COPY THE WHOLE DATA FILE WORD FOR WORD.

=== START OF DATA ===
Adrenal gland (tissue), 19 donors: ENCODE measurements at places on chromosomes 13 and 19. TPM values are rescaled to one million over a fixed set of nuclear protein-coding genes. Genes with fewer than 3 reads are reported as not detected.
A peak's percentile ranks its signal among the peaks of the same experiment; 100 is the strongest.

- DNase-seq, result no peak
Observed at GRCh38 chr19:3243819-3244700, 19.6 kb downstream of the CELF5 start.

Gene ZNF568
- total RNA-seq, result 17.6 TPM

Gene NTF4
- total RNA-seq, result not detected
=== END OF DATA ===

Adrenal gland (tissue), 19 donors: ENCODE measurements at places on chromosomes 13 and 19. TPM values are rescaled to one million over a fixed set of nuclear protein-coding genes. Genes with fewer than 3 reads are reported as not detected.
A peak's percentile ranks its signal among the peaks of the same experiment; 100 is the strongest.

- DNase-seq, result no peak
Observed at GRCh38 chr19:3243819-3244700, 19.6 kb downstream of the CELF5 start.

Gene ZNF568
- total RNA-seq, result 17.6 TPM

Gene NTF4
- total RNA-seq, result not detected